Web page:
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Juniper Research’s hardware report predicts blue skies for gaming biz

Next year should be a pivotal one for the gaming industry, with all three of the hardware heavy-hitters unveiling their much-hyped new consoles and gearing up to duke it out for market dominance once again. This next generation of gaming systems will herald a new era of on-line and mobile connectivity, and it's predicted to spur the industry to a record total market value of US$35 billion by 2008, according to a recent report by market analyst Juniper Research.
May 1, 2004

Next year should be a pivotal one for the gaming industry, with all three of the hardware heavy-hitters unveiling their much-hyped new consoles and gearing up to duke it out for market dominance once again. This next generation of gaming systems will herald a new era of on-line and mobile connectivity, and it’s predicted to spur the industry to a record total market value of US$35 billion by 2008, according to a recent report by market analyst Juniper Research.

In this generation, Sony is the clear leader in the console war, with the PS2 cornering most of the market. With that kind of dominance going into the race, the next incarnations of Microsoft’s Xbox and Nintendo’s GameCube will have to work hard to cut in on Sony’s action. Juniper game specialist Keri Allan predicts the competition will be fierce in 2005 and into 2006, though at this point all three manufacturers remain tight-lipped about the features and selling points of their new consoles.

Sony took its first steps in the direction of convergence when it unveiled the PSX in Japan last December. Expected to hit North American shelves later this year, the system combines the capabilities of a PlayStation 2 with a TV tuner, DVD recorder and 120 gigabyte hard disk. When Sony unveils the PS3 in 2005, it may offer different levels of convergence at varying price points.

On-line gaming should also have a huge impact on the market, with Juniper estimating that as many as 28 million consumers will be regular users by 2008. U.S. retail sales of on-line-compatible console video games exceeded US$1 billion in 2003, a 167% increase over 2002, according to industry tracker The NPD Group. Adding credibility to Juniper’s long-term growth forecast, research results from NPD’s consumer panel reveal that more than half of on-line console gamers are under the age of 17 – young enough to drive the market for several years to come. Sports games currently dominate the on-line gaming arena with a 51% market share, followed by first-person shooter games (22%).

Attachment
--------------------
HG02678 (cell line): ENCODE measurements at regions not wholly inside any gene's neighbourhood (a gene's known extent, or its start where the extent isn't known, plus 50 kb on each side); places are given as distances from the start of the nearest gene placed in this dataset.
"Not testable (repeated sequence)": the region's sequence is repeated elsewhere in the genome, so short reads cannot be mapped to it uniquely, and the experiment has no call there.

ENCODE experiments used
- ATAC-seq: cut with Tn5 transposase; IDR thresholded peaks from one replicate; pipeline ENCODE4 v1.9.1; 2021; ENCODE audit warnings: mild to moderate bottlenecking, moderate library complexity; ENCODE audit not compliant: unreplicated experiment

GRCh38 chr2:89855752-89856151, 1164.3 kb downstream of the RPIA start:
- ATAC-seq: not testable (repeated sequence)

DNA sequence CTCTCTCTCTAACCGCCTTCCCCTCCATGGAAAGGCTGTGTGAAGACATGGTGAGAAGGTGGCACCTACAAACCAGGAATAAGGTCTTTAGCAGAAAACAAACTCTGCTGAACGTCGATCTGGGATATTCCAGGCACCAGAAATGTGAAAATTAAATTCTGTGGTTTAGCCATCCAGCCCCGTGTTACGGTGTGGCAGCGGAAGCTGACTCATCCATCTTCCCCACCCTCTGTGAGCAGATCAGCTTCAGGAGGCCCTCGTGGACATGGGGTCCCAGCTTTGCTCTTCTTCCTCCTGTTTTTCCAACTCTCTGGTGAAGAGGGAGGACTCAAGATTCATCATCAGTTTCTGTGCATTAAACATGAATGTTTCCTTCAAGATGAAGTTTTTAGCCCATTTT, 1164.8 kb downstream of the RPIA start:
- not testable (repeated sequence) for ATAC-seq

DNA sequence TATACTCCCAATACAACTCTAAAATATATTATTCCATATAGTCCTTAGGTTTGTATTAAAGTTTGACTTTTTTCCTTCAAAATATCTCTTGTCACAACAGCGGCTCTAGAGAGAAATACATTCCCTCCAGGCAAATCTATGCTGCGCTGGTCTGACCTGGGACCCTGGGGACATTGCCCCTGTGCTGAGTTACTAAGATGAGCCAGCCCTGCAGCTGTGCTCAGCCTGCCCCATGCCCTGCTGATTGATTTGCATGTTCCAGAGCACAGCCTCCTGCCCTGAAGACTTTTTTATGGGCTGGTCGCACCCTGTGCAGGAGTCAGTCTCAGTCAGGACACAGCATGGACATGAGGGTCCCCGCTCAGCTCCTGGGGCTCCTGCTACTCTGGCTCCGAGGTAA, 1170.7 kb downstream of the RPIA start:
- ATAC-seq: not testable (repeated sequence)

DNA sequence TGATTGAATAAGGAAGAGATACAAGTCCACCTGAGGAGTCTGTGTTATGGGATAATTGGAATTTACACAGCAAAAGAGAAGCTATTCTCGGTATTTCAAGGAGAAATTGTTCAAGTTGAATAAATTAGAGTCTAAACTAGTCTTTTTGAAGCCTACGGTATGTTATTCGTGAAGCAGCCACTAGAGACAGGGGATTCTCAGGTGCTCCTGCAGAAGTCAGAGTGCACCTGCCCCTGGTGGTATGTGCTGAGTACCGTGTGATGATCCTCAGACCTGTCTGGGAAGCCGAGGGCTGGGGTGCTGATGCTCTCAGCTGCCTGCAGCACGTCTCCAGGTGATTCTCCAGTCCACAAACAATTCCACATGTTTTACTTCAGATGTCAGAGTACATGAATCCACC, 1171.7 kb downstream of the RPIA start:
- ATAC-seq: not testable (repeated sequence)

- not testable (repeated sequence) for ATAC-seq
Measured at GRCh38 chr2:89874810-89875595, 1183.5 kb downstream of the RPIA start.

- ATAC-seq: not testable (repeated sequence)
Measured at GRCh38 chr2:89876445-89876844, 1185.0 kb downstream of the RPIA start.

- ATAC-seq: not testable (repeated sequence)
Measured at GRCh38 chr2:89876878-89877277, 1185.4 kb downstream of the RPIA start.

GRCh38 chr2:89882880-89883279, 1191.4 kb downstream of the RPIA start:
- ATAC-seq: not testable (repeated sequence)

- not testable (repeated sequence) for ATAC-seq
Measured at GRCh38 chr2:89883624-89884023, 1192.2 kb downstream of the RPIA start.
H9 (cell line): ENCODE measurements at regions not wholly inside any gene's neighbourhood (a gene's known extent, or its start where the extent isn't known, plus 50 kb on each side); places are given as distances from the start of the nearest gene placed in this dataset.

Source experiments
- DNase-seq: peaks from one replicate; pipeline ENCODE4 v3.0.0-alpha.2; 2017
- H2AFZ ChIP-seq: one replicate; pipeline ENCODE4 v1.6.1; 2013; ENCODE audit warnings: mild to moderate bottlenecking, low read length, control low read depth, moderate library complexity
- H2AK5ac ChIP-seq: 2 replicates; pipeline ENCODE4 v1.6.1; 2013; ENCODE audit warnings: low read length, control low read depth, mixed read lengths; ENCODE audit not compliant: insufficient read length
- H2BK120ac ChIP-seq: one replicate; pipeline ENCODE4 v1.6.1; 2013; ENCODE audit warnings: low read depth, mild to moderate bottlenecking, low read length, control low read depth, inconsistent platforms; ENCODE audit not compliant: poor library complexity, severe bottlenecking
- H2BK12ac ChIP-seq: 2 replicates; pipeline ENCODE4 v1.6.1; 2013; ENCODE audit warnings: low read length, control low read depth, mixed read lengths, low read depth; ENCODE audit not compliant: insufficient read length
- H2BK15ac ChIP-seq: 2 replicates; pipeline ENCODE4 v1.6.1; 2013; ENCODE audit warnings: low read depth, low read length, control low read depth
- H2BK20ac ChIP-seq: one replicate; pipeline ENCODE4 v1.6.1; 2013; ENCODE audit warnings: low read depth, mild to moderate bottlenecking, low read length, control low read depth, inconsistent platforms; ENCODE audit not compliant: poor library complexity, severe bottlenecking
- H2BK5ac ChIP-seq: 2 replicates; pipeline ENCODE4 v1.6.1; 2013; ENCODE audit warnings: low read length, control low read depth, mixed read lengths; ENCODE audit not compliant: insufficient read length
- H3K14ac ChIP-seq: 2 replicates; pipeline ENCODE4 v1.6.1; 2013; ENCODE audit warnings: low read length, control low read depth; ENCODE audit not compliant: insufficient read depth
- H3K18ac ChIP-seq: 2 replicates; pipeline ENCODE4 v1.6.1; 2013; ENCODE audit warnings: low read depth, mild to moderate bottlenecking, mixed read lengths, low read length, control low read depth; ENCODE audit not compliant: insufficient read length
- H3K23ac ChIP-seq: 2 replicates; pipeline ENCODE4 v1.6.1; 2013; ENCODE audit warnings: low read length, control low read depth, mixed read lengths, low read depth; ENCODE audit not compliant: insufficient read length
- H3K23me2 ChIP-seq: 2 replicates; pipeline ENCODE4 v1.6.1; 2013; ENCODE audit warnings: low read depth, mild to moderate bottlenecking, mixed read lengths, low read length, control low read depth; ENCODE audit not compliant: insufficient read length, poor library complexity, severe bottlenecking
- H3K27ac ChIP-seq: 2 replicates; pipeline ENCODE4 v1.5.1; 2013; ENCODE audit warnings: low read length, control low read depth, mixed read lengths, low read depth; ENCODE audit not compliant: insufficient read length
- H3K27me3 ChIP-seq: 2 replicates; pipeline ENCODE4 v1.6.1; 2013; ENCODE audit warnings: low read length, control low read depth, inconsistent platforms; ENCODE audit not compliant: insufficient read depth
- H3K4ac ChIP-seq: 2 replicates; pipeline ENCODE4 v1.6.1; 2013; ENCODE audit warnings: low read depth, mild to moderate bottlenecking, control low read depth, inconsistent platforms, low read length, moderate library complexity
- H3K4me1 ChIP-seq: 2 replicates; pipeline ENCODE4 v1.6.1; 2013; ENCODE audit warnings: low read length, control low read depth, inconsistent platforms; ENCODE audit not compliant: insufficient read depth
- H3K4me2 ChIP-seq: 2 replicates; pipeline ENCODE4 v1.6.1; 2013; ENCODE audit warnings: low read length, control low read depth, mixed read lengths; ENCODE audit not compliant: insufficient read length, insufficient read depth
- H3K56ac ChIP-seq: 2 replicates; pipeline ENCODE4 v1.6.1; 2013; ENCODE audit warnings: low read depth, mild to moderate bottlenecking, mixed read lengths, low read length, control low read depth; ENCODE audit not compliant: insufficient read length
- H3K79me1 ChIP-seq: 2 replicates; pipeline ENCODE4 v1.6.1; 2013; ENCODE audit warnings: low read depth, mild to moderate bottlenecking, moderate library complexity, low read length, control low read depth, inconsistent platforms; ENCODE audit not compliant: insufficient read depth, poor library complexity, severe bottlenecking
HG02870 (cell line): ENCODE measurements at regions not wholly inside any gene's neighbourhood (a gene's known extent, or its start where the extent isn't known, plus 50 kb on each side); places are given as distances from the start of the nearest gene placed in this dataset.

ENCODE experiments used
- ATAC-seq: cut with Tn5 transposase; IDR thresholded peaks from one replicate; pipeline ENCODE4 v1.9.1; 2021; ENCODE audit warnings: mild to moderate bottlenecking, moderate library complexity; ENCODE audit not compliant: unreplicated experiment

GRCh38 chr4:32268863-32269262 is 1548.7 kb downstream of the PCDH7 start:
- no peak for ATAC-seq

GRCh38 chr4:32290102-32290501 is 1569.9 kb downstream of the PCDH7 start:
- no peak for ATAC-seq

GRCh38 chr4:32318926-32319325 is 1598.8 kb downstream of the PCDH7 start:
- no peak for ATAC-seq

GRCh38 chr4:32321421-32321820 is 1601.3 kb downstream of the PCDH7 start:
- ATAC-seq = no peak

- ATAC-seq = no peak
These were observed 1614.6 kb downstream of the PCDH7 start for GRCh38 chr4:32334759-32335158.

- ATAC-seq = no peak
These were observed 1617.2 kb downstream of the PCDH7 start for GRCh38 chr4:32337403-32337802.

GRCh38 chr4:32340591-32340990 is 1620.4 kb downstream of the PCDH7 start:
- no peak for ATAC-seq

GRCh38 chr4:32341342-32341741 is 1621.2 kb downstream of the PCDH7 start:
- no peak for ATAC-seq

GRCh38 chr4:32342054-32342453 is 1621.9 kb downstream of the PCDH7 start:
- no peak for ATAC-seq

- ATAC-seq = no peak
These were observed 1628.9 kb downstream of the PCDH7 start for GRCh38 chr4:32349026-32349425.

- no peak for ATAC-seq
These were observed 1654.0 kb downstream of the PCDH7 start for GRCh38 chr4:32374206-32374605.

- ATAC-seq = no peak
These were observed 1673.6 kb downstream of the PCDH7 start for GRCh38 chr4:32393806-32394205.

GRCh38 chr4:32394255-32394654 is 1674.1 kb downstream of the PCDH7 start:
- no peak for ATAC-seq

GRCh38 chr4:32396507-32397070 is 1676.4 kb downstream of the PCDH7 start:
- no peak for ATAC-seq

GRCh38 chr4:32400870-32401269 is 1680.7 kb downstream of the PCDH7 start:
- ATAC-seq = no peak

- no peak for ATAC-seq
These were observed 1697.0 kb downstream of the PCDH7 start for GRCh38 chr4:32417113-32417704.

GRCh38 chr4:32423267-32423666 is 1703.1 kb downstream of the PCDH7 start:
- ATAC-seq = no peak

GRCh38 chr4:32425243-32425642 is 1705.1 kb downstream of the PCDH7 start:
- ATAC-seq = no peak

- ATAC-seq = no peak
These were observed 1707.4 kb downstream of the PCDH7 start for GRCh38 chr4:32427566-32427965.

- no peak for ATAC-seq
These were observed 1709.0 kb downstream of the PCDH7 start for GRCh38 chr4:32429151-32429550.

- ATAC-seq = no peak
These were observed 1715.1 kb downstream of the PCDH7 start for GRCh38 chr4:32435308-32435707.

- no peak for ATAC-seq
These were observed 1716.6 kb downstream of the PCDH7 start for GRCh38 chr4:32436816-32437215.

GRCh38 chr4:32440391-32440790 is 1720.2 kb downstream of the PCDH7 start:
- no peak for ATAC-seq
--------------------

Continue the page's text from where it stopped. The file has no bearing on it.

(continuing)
Juniper also pegs connectivity between different types of platforms as a key growth area for the next five years, with consumers buying single titles designed to play across handheld and console systems. This is already proving true: The top-selling game in February 2004, according to NPD, was Final Fantasy: Crystal Chronicles, a GameCube title that connects to the Game Boy Advance.

New handheld consoles are also poised to flood the market, with Sony planning to release its PSP in early 2005, and smaller companies like Tapwave (with Zodiac) and Gamepark (with GP32) creating PDA/game system combos. Next-generation handheld hardware revenues are forecast to reach US$25 billion by 2008, and Allan predicts that GBA will maintain its iron grip on the lion’s share of the market. But backed by Sony’s technology, marketing muscle and connectivity to the PS2, the PSP will likely take the biggest bite out of Nintendo’s monopoly.

With Nokia’s phone-cum-gaming device N-Gage leading the way, mobile phone gaming should make some serious gains in the near future. Over the next five years, more handset manufacturers are likely to bring out game-friendly phones, and downloadable games – of both the simple-text and media-rich variety – should become more popular. While the demand for games on phones is growing, it’s been viewed as simply an extra function until now. Gaming companies are eager to jump in, but Allan says they are waiting for a less fragmented market in which standards and uniform technologies are in place.

Naturally, as hardware becomes more advanced, gamers will expect that sophistication to be mirrored in the software market. And while they’re happy to see increased pixels on the screen, they’re also looking for realistic animation and physics, as well as near photo-realistic rendering. Allan predicts that better middleware technology for character animation will soon result in more life-like game avatars.

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